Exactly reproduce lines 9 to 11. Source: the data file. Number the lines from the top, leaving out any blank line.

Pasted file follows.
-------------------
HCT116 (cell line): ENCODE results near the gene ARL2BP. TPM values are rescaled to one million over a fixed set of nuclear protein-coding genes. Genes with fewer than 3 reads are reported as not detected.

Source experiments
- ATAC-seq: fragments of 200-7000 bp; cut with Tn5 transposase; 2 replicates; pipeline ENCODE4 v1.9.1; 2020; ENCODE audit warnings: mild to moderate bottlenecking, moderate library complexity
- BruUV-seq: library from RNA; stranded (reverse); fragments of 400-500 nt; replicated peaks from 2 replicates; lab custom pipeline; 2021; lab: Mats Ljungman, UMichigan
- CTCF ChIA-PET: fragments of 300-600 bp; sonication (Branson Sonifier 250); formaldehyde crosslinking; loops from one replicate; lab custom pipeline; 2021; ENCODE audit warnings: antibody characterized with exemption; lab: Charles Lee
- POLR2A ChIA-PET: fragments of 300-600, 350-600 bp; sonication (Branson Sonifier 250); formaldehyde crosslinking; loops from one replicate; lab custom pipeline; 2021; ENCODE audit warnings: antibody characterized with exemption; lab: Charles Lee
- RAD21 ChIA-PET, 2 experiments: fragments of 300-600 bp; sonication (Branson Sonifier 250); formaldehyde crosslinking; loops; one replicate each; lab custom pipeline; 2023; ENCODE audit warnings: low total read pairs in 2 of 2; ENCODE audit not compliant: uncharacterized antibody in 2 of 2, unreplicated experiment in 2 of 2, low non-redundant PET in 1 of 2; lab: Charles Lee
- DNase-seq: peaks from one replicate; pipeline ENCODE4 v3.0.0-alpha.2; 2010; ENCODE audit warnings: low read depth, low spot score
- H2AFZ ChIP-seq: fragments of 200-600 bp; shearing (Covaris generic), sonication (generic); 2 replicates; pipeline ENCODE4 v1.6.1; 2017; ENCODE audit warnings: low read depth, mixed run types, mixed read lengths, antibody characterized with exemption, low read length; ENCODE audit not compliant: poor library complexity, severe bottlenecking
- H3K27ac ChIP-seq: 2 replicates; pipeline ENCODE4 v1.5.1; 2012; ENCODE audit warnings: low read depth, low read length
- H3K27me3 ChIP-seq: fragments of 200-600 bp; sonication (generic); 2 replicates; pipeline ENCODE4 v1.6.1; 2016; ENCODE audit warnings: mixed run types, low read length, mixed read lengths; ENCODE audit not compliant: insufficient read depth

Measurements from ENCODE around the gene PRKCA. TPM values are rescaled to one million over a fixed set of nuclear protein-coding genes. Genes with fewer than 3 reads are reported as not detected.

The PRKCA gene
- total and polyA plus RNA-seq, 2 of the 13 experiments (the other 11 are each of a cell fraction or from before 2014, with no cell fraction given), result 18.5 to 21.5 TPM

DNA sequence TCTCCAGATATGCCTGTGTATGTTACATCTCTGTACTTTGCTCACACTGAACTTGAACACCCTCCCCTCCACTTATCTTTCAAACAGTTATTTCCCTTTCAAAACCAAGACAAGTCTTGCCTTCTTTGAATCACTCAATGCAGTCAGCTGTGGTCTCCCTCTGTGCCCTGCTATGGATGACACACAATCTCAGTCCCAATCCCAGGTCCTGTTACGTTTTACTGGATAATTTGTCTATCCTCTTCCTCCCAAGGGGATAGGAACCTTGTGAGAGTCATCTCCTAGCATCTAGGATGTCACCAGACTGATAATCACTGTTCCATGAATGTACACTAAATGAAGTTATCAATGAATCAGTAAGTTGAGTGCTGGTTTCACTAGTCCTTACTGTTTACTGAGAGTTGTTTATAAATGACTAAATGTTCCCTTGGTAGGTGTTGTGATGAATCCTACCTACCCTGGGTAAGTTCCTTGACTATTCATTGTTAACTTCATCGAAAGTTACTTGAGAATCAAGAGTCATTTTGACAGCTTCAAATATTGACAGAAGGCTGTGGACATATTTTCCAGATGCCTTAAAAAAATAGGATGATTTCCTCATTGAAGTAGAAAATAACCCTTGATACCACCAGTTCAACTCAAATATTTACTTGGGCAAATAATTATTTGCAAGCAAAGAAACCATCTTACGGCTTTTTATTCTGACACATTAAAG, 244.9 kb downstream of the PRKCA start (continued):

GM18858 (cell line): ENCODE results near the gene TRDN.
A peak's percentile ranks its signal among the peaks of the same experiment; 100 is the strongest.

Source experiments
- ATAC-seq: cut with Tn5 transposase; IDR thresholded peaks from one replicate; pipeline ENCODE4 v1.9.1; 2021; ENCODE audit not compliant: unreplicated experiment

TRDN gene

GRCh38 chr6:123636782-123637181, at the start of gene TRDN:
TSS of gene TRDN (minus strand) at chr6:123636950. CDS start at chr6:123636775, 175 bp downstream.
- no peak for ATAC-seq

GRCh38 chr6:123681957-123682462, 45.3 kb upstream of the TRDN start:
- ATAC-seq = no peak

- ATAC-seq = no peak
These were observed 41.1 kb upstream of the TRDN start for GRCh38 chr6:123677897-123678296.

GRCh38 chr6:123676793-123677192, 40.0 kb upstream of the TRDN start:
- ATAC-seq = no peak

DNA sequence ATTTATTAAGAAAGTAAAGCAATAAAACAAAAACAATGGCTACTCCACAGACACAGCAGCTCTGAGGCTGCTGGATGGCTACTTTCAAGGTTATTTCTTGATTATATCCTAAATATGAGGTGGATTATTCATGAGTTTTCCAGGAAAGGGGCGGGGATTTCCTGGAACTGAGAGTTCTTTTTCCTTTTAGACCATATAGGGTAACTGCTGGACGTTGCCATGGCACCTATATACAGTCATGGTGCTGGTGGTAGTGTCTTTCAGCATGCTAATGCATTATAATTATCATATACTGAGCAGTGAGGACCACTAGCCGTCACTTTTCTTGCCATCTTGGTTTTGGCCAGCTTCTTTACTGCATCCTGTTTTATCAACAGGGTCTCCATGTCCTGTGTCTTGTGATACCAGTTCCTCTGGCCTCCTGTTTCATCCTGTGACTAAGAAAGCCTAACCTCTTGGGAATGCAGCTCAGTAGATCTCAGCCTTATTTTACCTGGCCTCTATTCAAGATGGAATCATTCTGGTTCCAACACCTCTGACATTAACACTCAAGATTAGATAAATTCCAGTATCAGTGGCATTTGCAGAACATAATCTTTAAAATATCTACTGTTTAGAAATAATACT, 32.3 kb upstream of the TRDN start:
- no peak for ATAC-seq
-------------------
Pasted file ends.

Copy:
- H2AFZ ChIP-seq: fragments of 200-600 bp; shearing (Covaris generic), sonication (generic); 2 replicates; pipeline ENCODE4 v1.6.1; 2017; ENCODE audit warnings: low read depth, mixed run types, mixed read lengths, antibody characterized with exemption, low read length; ENCODE audit not compliant: poor library complexity, severe bottlenecking
- H3K27ac ChIP-seq: 2 replicates; pipeline ENCODE4 v1.5.1; 2012; ENCODE audit warnings: low read depth, low read length
- H3K27me3 ChIP-seq: fragments of 200-600 bp; sonication (generic); 2 replicates; pipeline ENCODE4 v1.6.1; 2016; ENCODE audit warnings: mixed run types, low read length, mixed read lengths; ENCODE audit not compliant: insufficient read depth